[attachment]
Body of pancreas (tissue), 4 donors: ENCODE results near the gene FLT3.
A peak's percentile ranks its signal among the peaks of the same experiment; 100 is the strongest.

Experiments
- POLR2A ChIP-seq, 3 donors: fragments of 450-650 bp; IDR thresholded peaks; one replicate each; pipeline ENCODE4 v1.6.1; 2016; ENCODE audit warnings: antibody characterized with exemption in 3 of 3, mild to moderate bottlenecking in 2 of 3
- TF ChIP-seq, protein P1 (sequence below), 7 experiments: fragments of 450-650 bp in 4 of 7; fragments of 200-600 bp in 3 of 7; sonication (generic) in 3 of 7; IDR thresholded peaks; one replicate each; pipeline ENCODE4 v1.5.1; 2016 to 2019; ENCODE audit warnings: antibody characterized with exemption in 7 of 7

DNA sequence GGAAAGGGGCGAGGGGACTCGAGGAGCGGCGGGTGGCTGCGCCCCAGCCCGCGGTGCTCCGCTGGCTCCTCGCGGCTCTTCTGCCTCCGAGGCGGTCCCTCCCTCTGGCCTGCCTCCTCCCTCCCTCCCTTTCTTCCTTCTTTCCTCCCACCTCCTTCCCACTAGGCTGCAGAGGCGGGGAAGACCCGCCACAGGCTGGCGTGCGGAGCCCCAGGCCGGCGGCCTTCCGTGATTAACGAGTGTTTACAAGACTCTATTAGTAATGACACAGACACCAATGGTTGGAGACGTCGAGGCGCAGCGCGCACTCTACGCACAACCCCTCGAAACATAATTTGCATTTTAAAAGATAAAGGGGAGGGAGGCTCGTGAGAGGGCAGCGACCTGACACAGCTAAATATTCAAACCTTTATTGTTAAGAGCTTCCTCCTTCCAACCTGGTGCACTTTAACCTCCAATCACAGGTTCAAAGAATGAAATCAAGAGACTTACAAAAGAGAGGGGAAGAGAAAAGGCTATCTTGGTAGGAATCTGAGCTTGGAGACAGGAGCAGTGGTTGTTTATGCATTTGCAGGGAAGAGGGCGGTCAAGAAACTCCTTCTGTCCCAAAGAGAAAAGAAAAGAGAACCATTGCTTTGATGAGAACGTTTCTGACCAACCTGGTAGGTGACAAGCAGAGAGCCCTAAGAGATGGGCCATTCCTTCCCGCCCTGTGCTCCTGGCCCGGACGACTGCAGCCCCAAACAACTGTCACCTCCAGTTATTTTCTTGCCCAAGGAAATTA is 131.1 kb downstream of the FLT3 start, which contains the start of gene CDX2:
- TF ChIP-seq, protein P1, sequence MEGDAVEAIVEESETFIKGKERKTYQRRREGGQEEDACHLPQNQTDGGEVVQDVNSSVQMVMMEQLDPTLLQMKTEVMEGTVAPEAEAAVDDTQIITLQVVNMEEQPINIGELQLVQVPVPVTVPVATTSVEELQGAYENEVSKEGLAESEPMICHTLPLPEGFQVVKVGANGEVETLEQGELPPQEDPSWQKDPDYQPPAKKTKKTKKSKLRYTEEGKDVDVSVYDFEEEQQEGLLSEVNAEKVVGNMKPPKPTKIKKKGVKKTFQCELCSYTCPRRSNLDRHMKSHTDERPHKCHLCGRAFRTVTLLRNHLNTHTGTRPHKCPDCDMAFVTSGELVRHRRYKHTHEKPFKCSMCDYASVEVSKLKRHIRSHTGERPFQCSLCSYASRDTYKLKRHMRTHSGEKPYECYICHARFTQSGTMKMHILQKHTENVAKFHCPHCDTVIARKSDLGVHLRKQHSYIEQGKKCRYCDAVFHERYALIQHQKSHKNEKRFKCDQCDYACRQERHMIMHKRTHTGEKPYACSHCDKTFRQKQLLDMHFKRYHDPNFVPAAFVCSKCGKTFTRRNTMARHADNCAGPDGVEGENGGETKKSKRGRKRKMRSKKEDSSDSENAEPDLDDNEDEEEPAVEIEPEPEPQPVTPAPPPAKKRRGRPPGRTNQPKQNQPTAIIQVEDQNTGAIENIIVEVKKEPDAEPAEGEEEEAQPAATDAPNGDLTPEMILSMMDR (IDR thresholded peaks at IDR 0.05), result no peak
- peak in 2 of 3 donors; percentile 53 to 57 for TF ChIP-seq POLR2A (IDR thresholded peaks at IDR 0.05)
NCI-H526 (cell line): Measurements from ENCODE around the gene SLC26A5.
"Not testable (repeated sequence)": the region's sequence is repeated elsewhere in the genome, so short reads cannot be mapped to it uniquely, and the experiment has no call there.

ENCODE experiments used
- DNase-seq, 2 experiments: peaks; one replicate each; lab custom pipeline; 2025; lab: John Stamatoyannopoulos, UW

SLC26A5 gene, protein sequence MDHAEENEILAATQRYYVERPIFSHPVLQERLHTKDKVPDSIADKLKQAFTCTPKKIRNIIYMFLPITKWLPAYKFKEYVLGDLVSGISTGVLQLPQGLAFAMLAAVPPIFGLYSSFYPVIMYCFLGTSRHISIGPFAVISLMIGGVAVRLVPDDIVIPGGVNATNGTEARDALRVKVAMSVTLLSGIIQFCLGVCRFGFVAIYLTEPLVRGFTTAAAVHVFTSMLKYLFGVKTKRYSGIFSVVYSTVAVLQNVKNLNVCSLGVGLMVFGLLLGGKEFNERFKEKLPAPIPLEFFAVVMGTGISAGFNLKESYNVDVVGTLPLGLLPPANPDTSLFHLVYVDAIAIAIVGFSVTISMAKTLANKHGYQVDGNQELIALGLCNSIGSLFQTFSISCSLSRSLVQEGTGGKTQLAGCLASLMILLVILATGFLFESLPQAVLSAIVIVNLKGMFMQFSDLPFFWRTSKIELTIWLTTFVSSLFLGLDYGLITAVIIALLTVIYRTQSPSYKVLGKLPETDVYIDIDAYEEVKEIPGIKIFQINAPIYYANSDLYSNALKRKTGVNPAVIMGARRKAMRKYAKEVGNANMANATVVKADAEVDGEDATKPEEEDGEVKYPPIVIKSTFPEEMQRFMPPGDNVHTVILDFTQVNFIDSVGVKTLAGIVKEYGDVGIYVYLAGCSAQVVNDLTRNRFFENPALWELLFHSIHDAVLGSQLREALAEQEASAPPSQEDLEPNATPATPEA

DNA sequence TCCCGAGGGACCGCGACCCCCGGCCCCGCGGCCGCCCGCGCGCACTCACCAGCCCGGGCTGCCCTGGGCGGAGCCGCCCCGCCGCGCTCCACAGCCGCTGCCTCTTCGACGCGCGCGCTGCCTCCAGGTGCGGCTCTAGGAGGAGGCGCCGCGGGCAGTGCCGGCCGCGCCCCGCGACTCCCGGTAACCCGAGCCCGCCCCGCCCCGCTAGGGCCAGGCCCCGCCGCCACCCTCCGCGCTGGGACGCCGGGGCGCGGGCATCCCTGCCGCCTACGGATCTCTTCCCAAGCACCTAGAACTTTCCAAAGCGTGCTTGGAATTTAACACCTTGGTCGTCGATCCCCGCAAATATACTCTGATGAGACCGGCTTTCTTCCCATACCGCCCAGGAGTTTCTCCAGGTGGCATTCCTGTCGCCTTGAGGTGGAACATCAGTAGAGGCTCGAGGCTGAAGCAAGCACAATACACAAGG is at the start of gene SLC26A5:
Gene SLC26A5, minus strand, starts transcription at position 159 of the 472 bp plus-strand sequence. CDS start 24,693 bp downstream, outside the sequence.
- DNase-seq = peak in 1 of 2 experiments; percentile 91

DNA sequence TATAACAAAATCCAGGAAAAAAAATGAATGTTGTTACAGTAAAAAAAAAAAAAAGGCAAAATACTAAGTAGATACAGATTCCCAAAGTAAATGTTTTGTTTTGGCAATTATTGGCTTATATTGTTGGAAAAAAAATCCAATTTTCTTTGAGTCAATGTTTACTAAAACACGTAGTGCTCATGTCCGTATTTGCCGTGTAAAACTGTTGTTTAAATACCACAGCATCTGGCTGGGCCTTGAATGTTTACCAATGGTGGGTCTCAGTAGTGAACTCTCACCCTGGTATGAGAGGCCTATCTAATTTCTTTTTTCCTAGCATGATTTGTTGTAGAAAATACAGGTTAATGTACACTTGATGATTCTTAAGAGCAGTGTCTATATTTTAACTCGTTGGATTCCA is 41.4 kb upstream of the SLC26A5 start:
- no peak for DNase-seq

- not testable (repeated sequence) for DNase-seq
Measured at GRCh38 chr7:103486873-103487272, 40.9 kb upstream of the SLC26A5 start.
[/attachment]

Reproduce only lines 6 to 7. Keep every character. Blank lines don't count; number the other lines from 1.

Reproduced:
DNA sequence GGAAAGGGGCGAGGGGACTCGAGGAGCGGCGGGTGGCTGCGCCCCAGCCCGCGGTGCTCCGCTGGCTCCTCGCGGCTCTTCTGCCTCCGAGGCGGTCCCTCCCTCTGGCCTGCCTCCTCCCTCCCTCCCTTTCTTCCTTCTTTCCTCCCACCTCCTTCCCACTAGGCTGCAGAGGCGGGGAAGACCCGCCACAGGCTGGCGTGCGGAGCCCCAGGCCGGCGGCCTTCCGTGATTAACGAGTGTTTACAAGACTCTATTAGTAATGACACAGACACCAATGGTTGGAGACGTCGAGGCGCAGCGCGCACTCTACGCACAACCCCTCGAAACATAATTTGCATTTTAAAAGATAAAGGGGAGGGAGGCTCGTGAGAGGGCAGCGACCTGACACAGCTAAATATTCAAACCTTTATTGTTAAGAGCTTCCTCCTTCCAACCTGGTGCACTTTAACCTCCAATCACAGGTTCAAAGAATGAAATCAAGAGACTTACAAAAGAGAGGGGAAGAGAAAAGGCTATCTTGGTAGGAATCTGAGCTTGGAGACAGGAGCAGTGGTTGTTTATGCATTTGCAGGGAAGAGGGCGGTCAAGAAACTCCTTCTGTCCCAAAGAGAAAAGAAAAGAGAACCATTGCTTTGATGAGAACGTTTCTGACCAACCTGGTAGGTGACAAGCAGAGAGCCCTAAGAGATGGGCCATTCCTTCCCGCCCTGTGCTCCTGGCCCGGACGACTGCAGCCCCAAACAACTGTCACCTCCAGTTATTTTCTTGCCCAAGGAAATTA is 131.1 kb downstream of the FLT3 start, which contains the start of gene CDX2:
- TF ChIP-seq, protein P1, sequence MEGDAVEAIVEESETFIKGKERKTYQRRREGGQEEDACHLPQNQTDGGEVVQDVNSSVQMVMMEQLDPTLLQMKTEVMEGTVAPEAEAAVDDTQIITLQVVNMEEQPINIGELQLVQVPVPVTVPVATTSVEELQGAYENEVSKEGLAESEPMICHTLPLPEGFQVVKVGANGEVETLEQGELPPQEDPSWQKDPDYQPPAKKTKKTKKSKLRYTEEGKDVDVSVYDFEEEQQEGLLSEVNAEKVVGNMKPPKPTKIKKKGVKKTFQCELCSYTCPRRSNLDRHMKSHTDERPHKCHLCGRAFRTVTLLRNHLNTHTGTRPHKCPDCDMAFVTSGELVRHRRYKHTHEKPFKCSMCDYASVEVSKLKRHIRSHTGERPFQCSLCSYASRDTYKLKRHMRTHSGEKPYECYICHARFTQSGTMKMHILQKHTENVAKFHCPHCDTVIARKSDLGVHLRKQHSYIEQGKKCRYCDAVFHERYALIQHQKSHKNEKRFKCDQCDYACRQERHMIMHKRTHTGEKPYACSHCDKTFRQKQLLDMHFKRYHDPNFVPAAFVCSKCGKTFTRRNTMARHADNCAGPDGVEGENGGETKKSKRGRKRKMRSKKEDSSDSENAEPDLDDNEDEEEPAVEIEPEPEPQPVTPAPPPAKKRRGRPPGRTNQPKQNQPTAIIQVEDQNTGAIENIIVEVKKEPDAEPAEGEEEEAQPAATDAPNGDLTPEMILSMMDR (IDR thresholded peaks at IDR 0.05), result no peak